Dissection hasn’t always been easy, or even permitted: Roman law forbade autopsy, meaning that Galen gained most of his anatomical knowledge from dissecting the corpses of pigs and apes, assuming that the underlying structures were broadly similar.
Islam and Christianity had fewer proscriptions on the treatment of cadavers.
Vesalius began dissection in earnest in Padua in the 16th century.
It was his student, the Englishman William Harvey, who in 1628 made a breakthrough in discovering the function of the heart.
People have always been Fritz Liedtke’s favorite subjects.
He was out to dinner several years ago when he was taken with one of his dining companions, a woman with “amazing freckles.”
Liedtke asked if he could take her photograph, which he did under the light of a neon sign in front of the restaurant.
“It was one of the most beautiful photographs I had taken all year,” he says of the moment that launched him on a search for more freckled faces to photograph.
Portrait of a woman with freckles
Liedtke is interested in making beautiful images, and for him, freckles are beautiful.
But, as we all know, beauty is subjective. Look up the word “freckle” in the thesaurus and you will get one or two sweet-sounding words in the list of synonyms, like “beauty mark” and “daisy.”
But the majority are not sweet, such as “flaw,” “blotch,” and “mark.”
Portrait of a little girl with freckles
As Liedtke began talking with and photographing more friends and acquaintances who shared this prominent feature, he wasn’t surprised to discover that many held deep-rooted beliefs about this feature he found so captivating.
One loved her freckles, recalling them being referred to by her parents as “angel kisses.”
Another remembered as a child being asked by her grandmother to wash up for dinner after playing outside, then crying when her grandmother asked her to go wash again, having mistaken her freckles for dirt.
James Taylor Gray is an artist living in Portland, Oregon.
His background, both professionally and academically, is in literature, writing and music.
Through his work, he seeks to evoke the same things in visual art that he loves in those other expressions – the moment of tension between past, perception and future, the natural quiet and space that exists around the poetic, the deep swell of melody and the sudden, resonant silence.
Not long ago, a precious packet of blood traveled more than 7,000 miles by special courier, from America to Australia, to save the life of a newborn. Months before the delivery date, a routine checkup of the mom-to-be had revealed that the fetus suffered from hemolytic disease.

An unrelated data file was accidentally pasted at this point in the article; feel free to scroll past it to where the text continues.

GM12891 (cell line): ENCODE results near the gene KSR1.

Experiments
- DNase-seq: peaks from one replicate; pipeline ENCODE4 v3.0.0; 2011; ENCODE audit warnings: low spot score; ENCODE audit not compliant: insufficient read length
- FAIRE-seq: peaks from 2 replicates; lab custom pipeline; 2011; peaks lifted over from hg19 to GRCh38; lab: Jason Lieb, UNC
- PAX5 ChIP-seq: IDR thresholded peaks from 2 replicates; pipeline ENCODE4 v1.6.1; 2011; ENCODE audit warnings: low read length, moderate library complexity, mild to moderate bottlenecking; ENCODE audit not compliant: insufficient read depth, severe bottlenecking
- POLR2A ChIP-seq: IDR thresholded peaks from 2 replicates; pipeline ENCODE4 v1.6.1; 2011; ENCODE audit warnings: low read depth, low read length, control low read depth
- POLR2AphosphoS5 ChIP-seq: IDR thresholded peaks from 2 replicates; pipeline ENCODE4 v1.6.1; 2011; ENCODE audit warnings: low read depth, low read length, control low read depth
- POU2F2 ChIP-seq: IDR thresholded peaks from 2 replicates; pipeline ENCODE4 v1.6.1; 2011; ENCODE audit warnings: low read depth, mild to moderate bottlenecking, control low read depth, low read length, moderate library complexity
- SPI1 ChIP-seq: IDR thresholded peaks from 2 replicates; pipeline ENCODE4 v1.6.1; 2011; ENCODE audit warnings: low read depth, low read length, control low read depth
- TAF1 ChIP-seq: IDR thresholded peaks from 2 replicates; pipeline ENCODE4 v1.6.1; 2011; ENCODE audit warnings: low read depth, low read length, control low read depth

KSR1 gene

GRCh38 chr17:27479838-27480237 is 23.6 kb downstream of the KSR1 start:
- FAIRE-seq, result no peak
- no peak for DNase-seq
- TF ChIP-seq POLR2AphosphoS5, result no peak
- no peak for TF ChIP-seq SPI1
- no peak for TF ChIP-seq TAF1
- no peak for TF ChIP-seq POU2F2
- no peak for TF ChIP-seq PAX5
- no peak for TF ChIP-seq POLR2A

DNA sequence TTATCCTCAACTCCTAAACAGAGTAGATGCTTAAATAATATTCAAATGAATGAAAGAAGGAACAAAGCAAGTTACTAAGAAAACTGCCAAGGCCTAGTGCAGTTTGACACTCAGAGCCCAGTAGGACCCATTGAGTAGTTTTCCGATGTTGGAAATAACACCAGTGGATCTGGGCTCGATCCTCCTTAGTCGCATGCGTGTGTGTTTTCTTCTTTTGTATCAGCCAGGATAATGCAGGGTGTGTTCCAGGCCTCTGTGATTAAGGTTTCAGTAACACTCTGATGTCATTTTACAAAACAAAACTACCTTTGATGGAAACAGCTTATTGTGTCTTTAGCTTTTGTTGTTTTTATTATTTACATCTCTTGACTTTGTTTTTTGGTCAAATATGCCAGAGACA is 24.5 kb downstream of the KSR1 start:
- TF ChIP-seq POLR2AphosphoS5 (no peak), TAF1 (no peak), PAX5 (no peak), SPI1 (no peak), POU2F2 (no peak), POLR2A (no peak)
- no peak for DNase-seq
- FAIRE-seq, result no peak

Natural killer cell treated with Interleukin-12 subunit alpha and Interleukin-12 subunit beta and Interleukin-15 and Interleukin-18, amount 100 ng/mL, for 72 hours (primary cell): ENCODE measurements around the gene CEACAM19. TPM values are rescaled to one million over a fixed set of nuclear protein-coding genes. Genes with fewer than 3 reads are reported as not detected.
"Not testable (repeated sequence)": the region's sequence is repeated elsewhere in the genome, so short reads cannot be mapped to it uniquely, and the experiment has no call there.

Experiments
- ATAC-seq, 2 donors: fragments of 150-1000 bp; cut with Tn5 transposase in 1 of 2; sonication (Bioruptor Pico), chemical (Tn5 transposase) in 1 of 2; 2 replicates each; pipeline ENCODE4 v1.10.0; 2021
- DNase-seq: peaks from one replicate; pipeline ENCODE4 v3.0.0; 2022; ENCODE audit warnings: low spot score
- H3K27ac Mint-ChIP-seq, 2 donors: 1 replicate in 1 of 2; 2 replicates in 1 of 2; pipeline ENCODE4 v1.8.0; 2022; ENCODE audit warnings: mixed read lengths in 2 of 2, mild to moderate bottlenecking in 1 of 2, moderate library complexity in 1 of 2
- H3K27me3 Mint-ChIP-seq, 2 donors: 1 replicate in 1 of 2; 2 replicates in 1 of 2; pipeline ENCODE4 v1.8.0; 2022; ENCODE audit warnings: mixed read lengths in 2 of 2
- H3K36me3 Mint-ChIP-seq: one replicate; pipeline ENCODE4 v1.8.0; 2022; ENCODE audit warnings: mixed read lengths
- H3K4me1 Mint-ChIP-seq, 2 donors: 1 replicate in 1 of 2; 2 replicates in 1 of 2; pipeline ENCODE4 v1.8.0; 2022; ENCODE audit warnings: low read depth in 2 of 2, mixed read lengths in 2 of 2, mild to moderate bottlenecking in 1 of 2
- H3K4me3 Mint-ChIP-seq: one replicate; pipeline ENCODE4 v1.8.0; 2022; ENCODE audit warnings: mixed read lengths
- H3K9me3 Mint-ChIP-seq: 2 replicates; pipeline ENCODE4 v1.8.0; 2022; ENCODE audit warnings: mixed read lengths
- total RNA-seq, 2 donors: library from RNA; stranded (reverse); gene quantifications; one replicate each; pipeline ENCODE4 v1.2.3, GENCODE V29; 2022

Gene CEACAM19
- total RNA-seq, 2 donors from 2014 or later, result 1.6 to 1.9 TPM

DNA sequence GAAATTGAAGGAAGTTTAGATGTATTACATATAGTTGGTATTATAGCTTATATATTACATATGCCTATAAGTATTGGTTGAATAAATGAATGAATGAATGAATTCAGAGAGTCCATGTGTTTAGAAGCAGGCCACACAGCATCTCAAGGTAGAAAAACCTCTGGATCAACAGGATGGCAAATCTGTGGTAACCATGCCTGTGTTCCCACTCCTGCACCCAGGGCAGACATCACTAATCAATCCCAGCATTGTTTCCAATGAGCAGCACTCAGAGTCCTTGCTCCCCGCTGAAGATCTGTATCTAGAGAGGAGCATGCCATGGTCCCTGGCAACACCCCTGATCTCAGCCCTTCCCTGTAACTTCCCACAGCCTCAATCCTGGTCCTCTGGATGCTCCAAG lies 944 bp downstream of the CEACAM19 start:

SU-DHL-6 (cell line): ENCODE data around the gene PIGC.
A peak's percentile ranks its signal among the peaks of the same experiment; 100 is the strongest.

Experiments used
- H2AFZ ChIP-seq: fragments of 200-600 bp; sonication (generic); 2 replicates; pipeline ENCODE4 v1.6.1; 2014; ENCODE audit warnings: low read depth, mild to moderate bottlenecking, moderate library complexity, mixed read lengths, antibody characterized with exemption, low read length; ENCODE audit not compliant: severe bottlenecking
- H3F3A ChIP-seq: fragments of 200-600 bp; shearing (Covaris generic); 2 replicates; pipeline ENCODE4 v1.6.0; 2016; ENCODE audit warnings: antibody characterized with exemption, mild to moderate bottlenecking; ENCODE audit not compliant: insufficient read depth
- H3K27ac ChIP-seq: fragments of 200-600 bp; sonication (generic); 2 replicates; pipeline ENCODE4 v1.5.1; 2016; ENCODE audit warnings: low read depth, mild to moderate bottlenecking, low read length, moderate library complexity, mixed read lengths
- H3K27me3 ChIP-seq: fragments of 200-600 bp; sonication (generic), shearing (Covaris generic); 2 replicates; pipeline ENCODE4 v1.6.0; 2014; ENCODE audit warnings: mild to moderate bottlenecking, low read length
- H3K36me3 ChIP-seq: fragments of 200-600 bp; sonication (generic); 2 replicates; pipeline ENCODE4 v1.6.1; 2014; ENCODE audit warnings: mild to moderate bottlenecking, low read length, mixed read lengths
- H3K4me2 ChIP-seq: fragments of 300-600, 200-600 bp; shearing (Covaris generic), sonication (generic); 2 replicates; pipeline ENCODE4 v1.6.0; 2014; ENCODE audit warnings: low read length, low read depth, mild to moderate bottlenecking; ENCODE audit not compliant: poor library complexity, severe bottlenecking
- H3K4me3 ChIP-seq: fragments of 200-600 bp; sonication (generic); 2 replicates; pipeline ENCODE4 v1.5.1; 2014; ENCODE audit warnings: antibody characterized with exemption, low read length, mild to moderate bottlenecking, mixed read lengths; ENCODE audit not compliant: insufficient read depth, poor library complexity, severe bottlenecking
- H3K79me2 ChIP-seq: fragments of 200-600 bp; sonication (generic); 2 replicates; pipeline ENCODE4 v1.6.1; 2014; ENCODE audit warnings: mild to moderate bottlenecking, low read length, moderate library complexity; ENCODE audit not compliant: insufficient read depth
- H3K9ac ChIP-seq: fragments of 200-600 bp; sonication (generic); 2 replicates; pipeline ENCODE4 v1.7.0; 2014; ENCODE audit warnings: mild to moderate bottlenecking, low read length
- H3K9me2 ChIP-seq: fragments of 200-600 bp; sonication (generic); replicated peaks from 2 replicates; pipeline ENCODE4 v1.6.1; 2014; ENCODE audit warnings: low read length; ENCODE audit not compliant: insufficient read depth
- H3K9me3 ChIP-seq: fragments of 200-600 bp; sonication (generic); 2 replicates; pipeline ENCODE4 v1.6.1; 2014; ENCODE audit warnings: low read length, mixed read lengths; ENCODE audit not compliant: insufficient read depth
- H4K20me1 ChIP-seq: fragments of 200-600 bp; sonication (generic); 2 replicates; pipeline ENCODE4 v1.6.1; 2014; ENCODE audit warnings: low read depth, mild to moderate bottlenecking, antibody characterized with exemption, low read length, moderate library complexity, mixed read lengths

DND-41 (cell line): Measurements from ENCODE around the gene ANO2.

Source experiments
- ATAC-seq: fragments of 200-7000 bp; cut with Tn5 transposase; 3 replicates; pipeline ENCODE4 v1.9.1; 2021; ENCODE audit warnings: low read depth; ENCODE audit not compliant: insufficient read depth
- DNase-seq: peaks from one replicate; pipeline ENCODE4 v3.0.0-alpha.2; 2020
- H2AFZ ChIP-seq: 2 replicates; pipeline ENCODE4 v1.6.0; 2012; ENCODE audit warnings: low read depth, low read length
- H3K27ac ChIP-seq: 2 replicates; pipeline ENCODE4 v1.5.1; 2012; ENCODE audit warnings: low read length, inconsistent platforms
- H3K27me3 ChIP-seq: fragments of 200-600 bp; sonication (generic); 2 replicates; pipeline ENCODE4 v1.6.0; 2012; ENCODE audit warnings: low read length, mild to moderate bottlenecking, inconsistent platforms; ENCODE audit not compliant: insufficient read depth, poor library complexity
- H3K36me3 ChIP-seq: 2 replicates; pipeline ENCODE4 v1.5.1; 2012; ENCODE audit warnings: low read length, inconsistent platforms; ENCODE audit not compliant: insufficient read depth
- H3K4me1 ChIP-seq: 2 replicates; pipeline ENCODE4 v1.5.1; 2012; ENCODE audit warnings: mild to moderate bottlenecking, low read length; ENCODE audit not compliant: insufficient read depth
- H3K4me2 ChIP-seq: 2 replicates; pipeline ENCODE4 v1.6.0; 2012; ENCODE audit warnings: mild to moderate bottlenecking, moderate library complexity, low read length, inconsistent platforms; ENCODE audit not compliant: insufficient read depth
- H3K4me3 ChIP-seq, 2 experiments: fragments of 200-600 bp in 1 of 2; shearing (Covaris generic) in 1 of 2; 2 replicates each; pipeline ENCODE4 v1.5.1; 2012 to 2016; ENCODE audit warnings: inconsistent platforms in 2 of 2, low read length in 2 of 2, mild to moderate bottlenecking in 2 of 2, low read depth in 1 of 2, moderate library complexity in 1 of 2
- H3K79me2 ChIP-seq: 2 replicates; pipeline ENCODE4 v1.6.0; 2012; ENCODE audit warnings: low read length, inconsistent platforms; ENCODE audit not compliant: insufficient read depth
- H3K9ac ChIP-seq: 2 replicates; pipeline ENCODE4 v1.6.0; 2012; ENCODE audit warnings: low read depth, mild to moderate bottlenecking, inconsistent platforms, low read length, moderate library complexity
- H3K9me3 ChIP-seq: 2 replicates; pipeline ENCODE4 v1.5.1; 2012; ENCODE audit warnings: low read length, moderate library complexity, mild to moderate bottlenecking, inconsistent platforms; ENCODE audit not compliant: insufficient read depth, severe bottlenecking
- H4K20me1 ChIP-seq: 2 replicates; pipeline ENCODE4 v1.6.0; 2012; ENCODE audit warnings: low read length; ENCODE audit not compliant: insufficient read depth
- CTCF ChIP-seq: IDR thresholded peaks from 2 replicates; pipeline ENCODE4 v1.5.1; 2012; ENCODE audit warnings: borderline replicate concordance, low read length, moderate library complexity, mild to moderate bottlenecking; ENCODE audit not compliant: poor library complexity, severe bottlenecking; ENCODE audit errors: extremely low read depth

Doctors knew that the baby would need a blood transfusion immediately after delivery. The problem was, the baby’s blood type was so rare that there wasn’t a single compatible donor in all of Australia.
A request for compatible blood was sent first to England, where a global database search identified a potential donor in the United States.
From there, the request was forwarded to the American Rare Donor Program, directed by Sandra Nance. The ARDP had compatible frozen blood on hand, but Nance knew that a frozen bag might rupture in transit.
So her organization reached out to the compatible donor, collected half a liter of fresh blood, and shipped it across the Pacific. When the mother came in to give birth, the blood was waiting. “It was just magic,” Nance says.
You’re probably aware of eight basic blood types: A, AB, B and O, each of which can be “positive” or “negative.” They’re the most important, because a patient who receives ABO +/– incompatible blood very often experiences a dangerous immune reaction.
For the sake of simplicity, these are the types that organizations like the Red Cross usually talk about. But this system turns out to be a big oversimplification.
Each of these eight types of blood can be subdivided into many distinct varieties. There are millions in all, each classified according to the little markers called antigens that coat the surface of red blood cells.
AB blood contains A and B antigens, while O blood doesn’t contain either; “positive” blood contains the Rhesus D antigen, while “negative” blood lacks it. Patients shouldn’t receive antigens that their own blood lacks—otherwise their immune system may recognize the blood as foreign and develop antibodies to attack it.
That’s why medical professionals pay attention to blood types in the first place, and why compatible blood was so important for the baby in Australia. There are in fact hundreds of antigens that fall into 33 recognized antigen systems, many of which can cause dangerous reactions during transfusion.
One person’s blood can contain a long list of antigens, which means that a fully specified blood type has to be written out antigen by antigen—for example, O, r”r”, K:–1, Jk(b-).
Try fitting that into that little space on your Red Cross card.